DNA not always passed on from one parent to another through reproduction. In some cases, genetic material can pass from one organism to another through a process called horizontal genome transfer. For example, if you transplant two separate plants together, it is possible for DNA to be mix and exchanged for this individual survival.
Although this process has slowly understood for centuries, scientists have not always been sure how the whole genome travels from another cell. In a recent study published in the journal Science Advances last month, scientists at the Max Planck Institute of Molecular Plant Physiology in Potsdam say they have found a way for plants to mutate their entire genomes by transmitting horizontal genes.
Unusually, the process involves changes in the cell wall, after which the genetic transfer occurs by the cells transporting the whole organelles to neighboring cells. The organelles in question are plastids, a group of tiny organelles that contain chloroplasts, the “engine” of plant cells responsible for photosynthesis. Like mitochondria found in eukaryotic cells, chloroplasts also contain genetic material.
For this new study, the researchers used live-imaging of cells to show how a gene for antibiotic resistance could pass through cell-to-cell travel in the smallest distinct form of plastid between two grafted tobacco plants. Dr Alexander Hertle said in a statement, “We have been able to observe that the genome migration from cell to cell with high frequency occurs on both sides at this site.”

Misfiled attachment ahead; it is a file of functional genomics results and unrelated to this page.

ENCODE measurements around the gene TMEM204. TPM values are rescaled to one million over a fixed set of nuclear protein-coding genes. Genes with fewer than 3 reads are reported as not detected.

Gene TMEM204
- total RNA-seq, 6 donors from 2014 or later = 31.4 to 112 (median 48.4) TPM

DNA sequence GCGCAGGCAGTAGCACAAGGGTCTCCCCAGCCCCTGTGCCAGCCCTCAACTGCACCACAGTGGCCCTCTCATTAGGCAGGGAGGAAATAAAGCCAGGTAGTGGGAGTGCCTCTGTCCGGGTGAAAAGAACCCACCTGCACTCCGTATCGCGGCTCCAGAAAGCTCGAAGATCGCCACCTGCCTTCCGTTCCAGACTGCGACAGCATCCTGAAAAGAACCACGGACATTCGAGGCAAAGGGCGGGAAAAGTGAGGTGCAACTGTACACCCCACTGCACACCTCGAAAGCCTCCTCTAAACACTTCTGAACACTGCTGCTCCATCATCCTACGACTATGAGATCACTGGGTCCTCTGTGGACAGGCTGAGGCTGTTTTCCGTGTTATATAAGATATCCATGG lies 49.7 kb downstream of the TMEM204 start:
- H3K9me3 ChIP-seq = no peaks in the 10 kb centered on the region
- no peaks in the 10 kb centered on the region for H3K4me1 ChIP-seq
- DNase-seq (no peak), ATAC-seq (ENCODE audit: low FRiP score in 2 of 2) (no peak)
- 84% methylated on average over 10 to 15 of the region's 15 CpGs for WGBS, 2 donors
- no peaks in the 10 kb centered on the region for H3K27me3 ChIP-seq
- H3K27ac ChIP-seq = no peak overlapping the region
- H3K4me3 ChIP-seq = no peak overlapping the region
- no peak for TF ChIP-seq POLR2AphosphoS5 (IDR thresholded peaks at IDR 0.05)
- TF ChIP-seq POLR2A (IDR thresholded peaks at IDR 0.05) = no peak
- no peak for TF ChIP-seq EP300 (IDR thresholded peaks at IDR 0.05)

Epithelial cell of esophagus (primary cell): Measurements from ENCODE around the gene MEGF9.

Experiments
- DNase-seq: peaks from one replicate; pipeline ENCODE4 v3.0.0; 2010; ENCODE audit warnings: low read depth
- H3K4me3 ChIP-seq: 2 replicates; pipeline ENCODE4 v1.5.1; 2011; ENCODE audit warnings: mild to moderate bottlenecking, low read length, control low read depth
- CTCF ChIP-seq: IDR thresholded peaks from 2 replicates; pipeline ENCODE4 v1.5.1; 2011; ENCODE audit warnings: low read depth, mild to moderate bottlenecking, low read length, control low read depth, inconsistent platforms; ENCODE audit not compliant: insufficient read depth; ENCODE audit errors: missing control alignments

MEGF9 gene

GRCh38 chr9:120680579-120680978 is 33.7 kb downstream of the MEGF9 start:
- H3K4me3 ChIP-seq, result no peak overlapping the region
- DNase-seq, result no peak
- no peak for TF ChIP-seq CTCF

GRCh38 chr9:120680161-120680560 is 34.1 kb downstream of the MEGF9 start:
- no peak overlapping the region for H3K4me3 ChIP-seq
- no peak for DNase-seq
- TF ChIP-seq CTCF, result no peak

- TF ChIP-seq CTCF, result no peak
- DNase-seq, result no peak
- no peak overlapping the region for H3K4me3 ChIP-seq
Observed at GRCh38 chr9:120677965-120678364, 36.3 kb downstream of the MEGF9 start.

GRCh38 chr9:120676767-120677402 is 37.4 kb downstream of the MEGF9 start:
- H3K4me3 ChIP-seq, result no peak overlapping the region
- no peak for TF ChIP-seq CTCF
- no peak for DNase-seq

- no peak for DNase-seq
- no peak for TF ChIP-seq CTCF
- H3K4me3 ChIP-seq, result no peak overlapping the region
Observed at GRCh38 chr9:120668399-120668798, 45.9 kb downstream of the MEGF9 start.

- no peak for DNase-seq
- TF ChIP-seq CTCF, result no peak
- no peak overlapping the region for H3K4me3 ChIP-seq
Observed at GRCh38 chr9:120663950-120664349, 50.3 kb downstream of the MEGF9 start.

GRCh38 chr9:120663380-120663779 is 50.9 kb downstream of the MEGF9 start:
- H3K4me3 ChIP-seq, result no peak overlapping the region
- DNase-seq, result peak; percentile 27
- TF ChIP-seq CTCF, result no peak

“The cell walls form a protrusion by forming a junction between two partners. The size of the pores created by them allows the entire plastid to move. Therefore, the genome does not move freely, but from cell to cell,” Dr. Hertle said. The choice of gene for antibiotic resistance was no coincidence; Horizontal gene transfer thought to be one of the main drivers of antibiotic resistance.
However, this process of horizontal gene transfer does not occur only in plant-and-plant or bacteria-or-bacteria. Scientists have documented a whole range where the peer-to-peer gene switches between different branches of life. A 2015 study found that the genomes of dozens of animals (including primates, worms and insects) all taken from bacteria and fungi by horizontal gene transfer. Even today, surprisingly, scientists have previously estimated that more than 100 of our genes were “stolen” from other organisms, such as bacteria or viruses, by transmitting horizontal genes.
Although there are plenty of bizarre examples of this process, it is uncertain how cell-to-cell travel of whole organelles (a process is seen in new research) occurs in life forms other than grafted tobacco plants. Nevertheless, the study sheds some light on a process that had a profound effect on the story of life on Earth.
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